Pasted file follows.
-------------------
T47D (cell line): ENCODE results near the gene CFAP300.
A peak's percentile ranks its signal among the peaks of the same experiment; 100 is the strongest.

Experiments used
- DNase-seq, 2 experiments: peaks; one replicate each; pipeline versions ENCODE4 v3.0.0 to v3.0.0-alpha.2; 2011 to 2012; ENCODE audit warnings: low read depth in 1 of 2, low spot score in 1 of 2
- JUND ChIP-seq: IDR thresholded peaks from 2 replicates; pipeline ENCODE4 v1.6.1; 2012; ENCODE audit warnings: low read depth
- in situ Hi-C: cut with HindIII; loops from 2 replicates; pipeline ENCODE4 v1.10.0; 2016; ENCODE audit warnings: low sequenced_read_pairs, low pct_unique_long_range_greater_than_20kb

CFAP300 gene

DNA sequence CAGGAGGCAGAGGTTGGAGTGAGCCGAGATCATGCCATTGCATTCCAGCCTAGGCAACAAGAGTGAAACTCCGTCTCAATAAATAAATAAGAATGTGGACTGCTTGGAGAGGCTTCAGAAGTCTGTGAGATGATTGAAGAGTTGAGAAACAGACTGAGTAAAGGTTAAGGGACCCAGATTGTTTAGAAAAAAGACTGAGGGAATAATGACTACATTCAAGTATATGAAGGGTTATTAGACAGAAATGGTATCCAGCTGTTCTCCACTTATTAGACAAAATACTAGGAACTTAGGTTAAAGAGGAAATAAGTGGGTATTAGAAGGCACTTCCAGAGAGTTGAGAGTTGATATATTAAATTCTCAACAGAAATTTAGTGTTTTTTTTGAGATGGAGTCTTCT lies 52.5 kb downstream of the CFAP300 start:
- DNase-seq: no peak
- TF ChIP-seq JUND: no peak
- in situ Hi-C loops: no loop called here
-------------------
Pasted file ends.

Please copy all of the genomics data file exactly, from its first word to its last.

T47D (cell line): ENCODE results near the gene CFAP300.
A peak's percentile ranks its signal among the peaks of the same experiment; 100 is the strongest.

Experiments used
- DNase-seq, 2 experiments: peaks; one replicate each; pipeline versions ENCODE4 v3.0.0 to v3.0.0-alpha.2; 2011 to 2012; ENCODE audit warnings: low read depth in 1 of 2, low spot score in 1 of 2
- JUND ChIP-seq: IDR thresholded peaks from 2 replicates; pipeline ENCODE4 v1.6.1; 2012; ENCODE audit warnings: low read depth
- in situ Hi-C: cut with HindIII; loops from 2 replicates; pipeline ENCODE4 v1.10.0; 2016; ENCODE audit warnings: low sequenced_read_pairs, low pct_unique_long_range_greater_than_20kb

CFAP300 gene

DNA sequence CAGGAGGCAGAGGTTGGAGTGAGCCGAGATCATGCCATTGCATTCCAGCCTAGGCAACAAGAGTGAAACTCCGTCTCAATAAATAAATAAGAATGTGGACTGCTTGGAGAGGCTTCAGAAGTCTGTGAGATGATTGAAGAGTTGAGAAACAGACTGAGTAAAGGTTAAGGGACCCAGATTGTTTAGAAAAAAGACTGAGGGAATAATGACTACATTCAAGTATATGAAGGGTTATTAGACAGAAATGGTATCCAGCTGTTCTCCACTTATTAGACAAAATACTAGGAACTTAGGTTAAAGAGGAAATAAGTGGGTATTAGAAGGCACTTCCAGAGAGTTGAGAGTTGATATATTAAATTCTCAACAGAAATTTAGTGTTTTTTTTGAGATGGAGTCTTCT lies 52.5 kb downstream of the CFAP300 start:
- DNase-seq: no peak
- TF ChIP-seq JUND: no peak
- in situ Hi-C loops: no loop called here